Pain below knee cap may be felt when something is amiss with the knee cap itself or the structures surrounding it. The soreness that borders the knee cap makes it difficult and painful to perform certain activities that involve the knees or the legs. Since the knee cap significantly increases the strength of the knee joint, a problematic knee cap will significantly affect simple, day-to-day motions such as sitting for long periods of time, going down the stairs and kneeling.
Treatment for pain below the knee cap is geared towards relieving the soreness. Since treatment is designed based on the underlying cause, a definitive diagnosis of the root cause should first be made. The treatment usually starts by resting the affected knee to prevent the condition from getting worse. The doctor may likewise prescribe medications to alleviate inflammation and design a physical therapy program that will restore the strength of the knee. However, surgery will be required if all other options fail.
Causes of pain below knee cap
The knee cap or patella refers to the moveable bone in front of the knee joint which is enclosed in a tendon that connects the thigh and leg muscles to the knee joint. The patella works in protecting the knee joints as well as in providing knee joint leverage by allowing the legs to straighten up or bend at the knee joint. Beneath the patella is a layer of slippery cartilage that allows it to glide easily on the femoral groove.
Pain below the knee cap arises when:
- The cartilage on the underside of the knee cap becomes irritated.
- The knee cap rubs against the thigh or leg bone.
- The small fluid-filled sacs on the joints become inflamed.
- The knee cap is dislocated or fractured.
These conditions severely affect the ability of the knee cap to provide leverage to the knee joint.
Medical conditions closely associated with pain below knee cap
Pain under the knee cap could mean a lot of things, including:
- Runner’s knee
Runner’s knee is a long-lasting injury associated with running which occurs because the kneecap constantly rubs against the thigh bone. The pain can also be felt on the sides. The affected knee is swollen and produces a cracking sound when running.
This condition crops up when the cartilage underneath the kneecap becomes irritated. Chondromalacia causes dull pain around and below the kneecap which intensifies when walking downwards or upwards as in the case of going up and down a staircase.
- Patellar tendinosis
Patellar tendinosis develops when the tendon on the kneecap has been subjected to repeated stress causing tiny tears on the tendon to develop. These tears could cause the tendon to swell and become painful.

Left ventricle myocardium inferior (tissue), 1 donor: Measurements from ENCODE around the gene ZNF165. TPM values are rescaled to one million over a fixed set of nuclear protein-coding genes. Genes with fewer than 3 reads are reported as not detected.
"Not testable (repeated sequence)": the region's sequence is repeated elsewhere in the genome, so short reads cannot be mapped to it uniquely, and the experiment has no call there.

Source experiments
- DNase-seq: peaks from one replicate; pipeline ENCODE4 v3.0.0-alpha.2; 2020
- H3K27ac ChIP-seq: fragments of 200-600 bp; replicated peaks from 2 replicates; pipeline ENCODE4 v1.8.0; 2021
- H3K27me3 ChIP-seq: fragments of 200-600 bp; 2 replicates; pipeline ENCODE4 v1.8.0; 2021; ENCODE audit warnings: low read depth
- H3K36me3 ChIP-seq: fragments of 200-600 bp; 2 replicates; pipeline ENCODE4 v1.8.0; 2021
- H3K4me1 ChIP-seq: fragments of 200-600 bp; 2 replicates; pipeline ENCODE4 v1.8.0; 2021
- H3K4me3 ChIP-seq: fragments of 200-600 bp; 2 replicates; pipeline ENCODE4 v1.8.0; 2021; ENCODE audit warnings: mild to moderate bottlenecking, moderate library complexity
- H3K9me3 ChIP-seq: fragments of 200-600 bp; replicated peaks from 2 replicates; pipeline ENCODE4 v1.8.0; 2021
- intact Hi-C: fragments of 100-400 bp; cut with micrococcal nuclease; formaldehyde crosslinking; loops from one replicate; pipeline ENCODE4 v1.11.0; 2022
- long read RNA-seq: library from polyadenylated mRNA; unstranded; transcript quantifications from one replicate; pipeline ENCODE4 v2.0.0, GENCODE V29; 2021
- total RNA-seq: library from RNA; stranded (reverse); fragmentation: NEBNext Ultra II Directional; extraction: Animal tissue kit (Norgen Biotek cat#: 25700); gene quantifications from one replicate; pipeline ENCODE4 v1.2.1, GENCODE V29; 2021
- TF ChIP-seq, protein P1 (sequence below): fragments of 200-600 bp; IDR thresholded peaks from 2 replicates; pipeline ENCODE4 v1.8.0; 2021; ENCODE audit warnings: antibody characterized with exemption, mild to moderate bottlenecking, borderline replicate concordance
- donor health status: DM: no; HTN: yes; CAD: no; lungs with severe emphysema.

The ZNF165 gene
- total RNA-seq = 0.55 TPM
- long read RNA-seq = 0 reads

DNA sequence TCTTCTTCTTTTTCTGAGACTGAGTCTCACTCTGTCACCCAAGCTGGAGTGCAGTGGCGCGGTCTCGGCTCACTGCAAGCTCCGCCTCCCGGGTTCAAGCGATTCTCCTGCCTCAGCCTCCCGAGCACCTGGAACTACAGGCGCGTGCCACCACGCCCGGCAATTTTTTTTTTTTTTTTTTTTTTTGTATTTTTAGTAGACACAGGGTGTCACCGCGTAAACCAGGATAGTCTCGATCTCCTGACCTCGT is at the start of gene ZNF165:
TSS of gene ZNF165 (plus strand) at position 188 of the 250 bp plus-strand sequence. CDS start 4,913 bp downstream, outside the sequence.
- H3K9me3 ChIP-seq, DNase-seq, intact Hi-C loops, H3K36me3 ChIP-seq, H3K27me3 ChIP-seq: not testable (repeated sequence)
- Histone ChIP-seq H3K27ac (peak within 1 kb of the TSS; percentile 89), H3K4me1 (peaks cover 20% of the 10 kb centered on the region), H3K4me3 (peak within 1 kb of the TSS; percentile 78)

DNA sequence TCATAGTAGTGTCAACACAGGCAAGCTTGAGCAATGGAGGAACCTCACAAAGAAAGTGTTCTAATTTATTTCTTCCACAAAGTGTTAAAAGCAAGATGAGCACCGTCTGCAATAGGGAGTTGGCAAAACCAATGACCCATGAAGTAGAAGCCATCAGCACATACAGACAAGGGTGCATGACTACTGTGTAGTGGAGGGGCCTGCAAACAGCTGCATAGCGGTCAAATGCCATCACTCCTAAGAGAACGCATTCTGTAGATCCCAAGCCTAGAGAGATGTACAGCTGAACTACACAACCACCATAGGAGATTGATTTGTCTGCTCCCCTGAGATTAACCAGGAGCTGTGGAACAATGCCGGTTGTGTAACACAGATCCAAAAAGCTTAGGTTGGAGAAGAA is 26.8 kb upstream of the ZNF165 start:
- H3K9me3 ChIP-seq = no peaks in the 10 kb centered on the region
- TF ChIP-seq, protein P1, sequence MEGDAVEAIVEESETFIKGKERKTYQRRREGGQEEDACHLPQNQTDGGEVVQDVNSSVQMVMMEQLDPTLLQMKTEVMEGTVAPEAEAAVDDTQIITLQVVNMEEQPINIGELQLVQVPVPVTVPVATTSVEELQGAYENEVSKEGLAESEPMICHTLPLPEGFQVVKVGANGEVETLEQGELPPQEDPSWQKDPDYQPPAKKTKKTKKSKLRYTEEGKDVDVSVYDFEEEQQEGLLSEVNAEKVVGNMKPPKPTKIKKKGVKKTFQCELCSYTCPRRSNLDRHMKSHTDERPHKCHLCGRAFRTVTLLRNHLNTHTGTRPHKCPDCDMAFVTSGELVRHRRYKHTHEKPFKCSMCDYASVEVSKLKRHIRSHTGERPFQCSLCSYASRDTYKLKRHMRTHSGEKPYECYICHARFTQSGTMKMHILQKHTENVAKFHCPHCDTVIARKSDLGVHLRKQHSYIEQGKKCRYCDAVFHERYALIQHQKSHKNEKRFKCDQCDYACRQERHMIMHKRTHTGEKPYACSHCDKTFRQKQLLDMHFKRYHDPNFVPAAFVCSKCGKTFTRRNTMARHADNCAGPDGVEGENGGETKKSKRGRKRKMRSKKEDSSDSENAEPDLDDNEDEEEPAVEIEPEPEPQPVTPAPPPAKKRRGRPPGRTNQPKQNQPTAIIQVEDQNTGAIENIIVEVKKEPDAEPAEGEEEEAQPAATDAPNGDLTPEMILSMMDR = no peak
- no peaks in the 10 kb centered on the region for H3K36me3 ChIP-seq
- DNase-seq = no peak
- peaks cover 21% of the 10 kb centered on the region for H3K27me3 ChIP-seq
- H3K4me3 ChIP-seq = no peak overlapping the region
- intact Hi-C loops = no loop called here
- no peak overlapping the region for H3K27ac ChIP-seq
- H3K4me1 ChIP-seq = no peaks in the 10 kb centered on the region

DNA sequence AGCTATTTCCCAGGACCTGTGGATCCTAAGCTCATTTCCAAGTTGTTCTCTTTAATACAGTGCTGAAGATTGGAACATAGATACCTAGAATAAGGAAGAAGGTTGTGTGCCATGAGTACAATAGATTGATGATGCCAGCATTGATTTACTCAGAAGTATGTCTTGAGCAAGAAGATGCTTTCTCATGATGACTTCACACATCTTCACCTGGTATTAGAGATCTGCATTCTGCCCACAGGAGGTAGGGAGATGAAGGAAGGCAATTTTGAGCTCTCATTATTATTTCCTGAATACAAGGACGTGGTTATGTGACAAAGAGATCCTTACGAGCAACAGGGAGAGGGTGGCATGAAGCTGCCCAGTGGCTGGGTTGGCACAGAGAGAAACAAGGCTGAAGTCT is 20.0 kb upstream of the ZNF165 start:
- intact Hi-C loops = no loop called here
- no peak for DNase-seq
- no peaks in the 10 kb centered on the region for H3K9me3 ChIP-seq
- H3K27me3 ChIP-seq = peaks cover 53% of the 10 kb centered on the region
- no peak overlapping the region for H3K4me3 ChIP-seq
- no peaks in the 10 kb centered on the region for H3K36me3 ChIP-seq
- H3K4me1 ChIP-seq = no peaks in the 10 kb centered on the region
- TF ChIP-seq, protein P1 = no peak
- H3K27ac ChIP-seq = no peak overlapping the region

- Pes anserinus bursitis
This is a condition in which the anserinus bursa – the small sacs on the knee joint become swollen. Pes anserinus bursitis causes uncomfortable pain below knee cap which aggravates when the knee is flexed repeatedly or when standing up after sitting.
- Patellar dislocation or fracture
A dislocated knee cap causes intense pain because it is completely dislodged from its femoral groove – the area where the thigh and leg bones meet. The knee cap is susceptible to fracture following a hard blow or accidental fall. It can also break after a violent contraction of the thigh muscles.
- Patellar subluxation
This is a condition in which the knee cap does not glide over its track or groove. Patellar subluxation causes severe kneecap pain.
Occurrence of pain below knee cap
Anyone can suffer from pain below the knee cap, even children. However, high incidence of knee cap pain is found among athletic individuals like runners, jumpers, cyclists, skiers, and soccer, basketball and tennis players.
Pain below knee cap is more common in women than in men, as well as those who are diabetics, obese and flat footed. People who have just recently joined an exercise program or lately intensified their exercise regimen may also complain about pain under the knee cap.
Pain below the knee cap is treated in a number of ways depending on its underlying cause. That is why it is very crucial to visit the doctor in order to get a proper diagnosis and start the appropriate treatment. More often than not, when pain below knee cap is felt, the first line of treatment is rest. Taking a break from physical activities helps in preventing the pain to aggravate. Treatment for pain under the knee cap may also involve:
- Taking anti-inflammatory medications
This may come in the form of NSAIDs (non-steroidal anti-inflammatory drugs) or cortisone injections which help reduce the swelling and pain. Applying ice on the affected knee may also help decrease the inflammation and stimulate the flow of blood towards the area.
- Physical therapy
Physical therapy will aid in bringing back the strength of the muscles surrounding the knee joint.
Surgery is undertaken if pain below knee cap persists or gets worse even after conservative treatment.